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Thursday, Feb 02, 2023

Mosquitoes & West Nile Virus

Earlier in August, there were a few articles published by the Orange County Register stating that a few cities had mosquitoes that were infected with the West Nile Virus – these cities included Costa mesa and La Habra. There was one woman in Laguna Beach who tested positive for this virus, which was the first case to be reported in 2017.

According to the Los Angeles Times, as of September 1st, there have been three people who passed away from the West Nile virus. According to the California health officials, these three individuals lived in Los Angeles, San Bernardino, and Kern Counties. There were 19 people in California who died from the virus in 2016.

The West Nile virus exists mostly in birds, but mosquitoes can be infected when biting them. Thus, people who get bitten by the infected mosquitoes will carry the disease. Everyone should be wary of the West Nile season, which usually starts during the summer and ends during fall season. The Department of Public Health has stated that it is a deadly disease and the elderly are particularly susceptible.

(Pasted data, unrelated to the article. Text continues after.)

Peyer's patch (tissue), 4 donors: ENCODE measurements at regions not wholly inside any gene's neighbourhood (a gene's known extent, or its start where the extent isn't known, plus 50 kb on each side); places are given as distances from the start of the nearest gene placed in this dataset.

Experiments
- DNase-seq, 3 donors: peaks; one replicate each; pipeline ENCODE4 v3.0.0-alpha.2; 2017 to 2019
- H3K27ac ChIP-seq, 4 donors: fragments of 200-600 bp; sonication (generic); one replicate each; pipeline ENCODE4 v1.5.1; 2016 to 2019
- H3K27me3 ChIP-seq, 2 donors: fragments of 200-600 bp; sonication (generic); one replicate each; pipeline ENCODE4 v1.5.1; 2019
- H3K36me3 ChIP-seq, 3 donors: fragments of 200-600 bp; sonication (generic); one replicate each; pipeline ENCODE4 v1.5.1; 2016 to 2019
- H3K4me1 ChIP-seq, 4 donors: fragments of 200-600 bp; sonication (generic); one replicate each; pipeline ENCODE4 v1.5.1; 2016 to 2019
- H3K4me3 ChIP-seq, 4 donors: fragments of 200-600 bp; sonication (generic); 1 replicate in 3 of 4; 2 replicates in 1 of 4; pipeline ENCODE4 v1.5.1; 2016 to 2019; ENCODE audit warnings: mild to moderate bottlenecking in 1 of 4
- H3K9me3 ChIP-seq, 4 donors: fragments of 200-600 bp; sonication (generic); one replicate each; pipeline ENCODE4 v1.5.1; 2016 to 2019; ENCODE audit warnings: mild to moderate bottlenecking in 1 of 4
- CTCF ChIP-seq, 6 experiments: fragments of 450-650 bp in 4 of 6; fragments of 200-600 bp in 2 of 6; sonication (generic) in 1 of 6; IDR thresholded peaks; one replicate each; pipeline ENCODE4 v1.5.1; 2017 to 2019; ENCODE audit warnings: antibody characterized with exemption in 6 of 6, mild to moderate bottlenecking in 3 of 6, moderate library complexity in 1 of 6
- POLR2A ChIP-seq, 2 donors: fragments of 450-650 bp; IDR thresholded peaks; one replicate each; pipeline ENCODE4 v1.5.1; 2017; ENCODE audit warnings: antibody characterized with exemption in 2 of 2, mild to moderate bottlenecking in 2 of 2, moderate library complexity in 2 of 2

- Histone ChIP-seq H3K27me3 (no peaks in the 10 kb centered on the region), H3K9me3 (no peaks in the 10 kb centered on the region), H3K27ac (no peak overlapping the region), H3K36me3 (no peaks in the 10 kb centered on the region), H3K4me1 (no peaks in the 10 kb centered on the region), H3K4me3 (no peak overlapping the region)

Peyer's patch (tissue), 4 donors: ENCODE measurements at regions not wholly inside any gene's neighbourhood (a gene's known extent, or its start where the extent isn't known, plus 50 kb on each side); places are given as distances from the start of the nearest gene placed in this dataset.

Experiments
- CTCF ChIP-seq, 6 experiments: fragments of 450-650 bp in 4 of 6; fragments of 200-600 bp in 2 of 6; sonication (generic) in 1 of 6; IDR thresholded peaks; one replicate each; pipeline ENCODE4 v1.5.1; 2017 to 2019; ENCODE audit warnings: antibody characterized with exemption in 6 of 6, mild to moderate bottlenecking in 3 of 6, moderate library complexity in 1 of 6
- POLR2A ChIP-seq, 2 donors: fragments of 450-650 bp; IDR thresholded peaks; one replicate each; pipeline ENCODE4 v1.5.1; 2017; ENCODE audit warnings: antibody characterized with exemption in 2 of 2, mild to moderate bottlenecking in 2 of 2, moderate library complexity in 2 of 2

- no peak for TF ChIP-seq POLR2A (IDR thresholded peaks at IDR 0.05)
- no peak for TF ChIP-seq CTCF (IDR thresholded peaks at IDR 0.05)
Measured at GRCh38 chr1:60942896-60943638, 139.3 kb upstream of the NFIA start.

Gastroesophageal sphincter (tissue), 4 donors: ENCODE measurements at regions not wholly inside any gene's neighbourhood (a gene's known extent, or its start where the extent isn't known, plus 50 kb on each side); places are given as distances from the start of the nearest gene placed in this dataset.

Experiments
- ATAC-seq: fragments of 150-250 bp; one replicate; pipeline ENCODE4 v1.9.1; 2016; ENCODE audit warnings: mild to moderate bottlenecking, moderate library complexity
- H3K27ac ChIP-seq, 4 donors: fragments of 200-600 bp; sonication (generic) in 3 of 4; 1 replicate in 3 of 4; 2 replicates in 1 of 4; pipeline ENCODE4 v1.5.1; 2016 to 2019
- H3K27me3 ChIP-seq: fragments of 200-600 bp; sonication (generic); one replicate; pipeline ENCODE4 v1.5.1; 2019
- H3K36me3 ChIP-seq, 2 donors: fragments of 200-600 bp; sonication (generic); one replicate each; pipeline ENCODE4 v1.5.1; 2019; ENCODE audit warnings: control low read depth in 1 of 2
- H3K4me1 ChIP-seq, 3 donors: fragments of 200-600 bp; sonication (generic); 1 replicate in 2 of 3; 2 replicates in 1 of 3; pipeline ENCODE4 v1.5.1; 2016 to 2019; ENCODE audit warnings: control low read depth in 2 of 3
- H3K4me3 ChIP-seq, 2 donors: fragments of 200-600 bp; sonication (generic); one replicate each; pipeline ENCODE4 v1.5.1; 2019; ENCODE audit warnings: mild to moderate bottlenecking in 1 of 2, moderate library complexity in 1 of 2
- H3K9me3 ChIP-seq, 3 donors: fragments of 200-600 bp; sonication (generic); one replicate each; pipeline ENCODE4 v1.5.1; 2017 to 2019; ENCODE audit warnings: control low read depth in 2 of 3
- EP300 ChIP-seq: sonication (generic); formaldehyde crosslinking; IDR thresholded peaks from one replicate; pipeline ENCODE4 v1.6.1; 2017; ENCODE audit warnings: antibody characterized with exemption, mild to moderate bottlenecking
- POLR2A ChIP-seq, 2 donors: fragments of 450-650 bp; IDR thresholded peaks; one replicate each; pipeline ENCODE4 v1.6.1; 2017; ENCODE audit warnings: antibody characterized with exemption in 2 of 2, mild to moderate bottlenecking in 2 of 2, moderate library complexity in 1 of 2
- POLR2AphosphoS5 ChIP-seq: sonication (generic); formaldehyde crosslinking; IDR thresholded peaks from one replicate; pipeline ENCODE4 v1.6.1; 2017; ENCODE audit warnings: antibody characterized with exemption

Most people don’t realize that they are being bitten by a mosquito until after it happens. If you are out camping or have a mosquito in your home, it can even bite you in your sleep without you knowing. The article states that most people who are bitten by an infected mosquito won’t notice any symptoms, but a small number of them can develop encephalitis or meningitis that can be fatal.

The health officials are recommending that people wear insect repellent and try to cover as much skin as possible when going outside, especially during dawn and dusk. It is also recommended that people drain any water from flower pots or buckets so that mosquitoes won’t be able to lay eggs.

Visit the following links to read more about the West Nile virus, and remember to alert your neighbors and friends to spread awareness.

Resources: http://www.latimes.com/local/california/la-me-ln-west-nile-20170901-story.html

https://www.cdc.gov/westnile/index.html

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